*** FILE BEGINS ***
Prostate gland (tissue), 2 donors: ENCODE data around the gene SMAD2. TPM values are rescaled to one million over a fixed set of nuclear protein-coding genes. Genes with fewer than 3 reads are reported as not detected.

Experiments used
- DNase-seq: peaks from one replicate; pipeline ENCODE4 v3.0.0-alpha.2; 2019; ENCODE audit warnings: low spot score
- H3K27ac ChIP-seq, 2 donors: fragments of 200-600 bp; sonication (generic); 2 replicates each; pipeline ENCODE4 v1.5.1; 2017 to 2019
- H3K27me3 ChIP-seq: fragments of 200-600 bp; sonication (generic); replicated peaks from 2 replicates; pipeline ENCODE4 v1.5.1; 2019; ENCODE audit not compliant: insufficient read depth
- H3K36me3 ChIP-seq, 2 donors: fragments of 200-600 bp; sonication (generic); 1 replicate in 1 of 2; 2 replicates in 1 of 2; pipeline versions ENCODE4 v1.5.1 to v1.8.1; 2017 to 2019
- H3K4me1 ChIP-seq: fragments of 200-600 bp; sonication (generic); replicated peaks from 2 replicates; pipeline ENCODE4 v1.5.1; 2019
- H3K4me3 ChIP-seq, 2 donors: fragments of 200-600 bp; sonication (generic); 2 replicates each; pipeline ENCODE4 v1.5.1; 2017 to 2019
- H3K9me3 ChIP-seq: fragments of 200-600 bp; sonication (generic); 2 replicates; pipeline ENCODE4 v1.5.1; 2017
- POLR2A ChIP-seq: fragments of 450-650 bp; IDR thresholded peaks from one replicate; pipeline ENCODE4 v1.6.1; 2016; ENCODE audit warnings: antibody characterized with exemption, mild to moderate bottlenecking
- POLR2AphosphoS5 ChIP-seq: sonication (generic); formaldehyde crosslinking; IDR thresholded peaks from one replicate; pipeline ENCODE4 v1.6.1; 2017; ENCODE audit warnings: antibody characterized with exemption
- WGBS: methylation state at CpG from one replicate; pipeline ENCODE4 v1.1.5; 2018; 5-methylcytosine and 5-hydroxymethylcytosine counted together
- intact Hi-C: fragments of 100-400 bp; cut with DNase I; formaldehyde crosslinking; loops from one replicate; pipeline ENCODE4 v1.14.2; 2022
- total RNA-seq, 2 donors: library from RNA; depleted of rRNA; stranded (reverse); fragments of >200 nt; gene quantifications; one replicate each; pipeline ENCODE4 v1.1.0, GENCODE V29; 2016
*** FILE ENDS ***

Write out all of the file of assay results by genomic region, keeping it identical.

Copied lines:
Prostate gland (tissue), 2 donors: ENCODE data around the gene SMAD2. TPM values are rescaled to one million over a fixed set of nuclear protein-coding genes. Genes with fewer than 3 reads are reported as not detected.

Experiments used
- DNase-seq: peaks from one replicate; pipeline ENCODE4 v3.0.0-alpha.2; 2019; ENCODE audit warnings: low spot score
- H3K27ac ChIP-seq, 2 donors: fragments of 200-600 bp; sonication (generic); 2 replicates each; pipeline ENCODE4 v1.5.1; 2017 to 2019
- H3K27me3 ChIP-seq: fragments of 200-600 bp; sonication (generic); replicated peaks from 2 replicates; pipeline ENCODE4 v1.5.1; 2019; ENCODE audit not compliant: insufficient read depth
- H3K36me3 ChIP-seq, 2 donors: fragments of 200-600 bp; sonication (generic); 1 replicate in 1 of 2; 2 replicates in 1 of 2; pipeline versions ENCODE4 v1.5.1 to v1.8.1; 2017 to 2019
- H3K4me1 ChIP-seq: fragments of 200-600 bp; sonication (generic); replicated peaks from 2 replicates; pipeline ENCODE4 v1.5.1; 2019
- H3K4me3 ChIP-seq, 2 donors: fragments of 200-600 bp; sonication (generic); 2 replicates each; pipeline ENCODE4 v1.5.1; 2017 to 2019
- H3K9me3 ChIP-seq: fragments of 200-600 bp; sonication (generic); 2 replicates; pipeline ENCODE4 v1.5.1; 2017
- POLR2A ChIP-seq: fragments of 450-650 bp; IDR thresholded peaks from one replicate; pipeline ENCODE4 v1.6.1; 2016; ENCODE audit warnings: antibody characterized with exemption, mild to moderate bottlenecking
- POLR2AphosphoS5 ChIP-seq: sonication (generic); formaldehyde crosslinking; IDR thresholded peaks from one replicate; pipeline ENCODE4 v1.6.1; 2017; ENCODE audit warnings: antibody characterized with exemption
- WGBS: methylation state at CpG from one replicate; pipeline ENCODE4 v1.1.5; 2018; 5-methylcytosine and 5-hydroxymethylcytosine counted together
- intact Hi-C: fragments of 100-400 bp; cut with DNase I; formaldehyde crosslinking; loops from one replicate; pipeline ENCODE4 v1.14.2; 2022
- total RNA-seq, 2 donors: library from RNA; depleted of rRNA; stranded (reverse); fragments of >200 nt; gene quantifications; one replicate each; pipeline ENCODE4 v1.1.0, GENCODE V29; 2016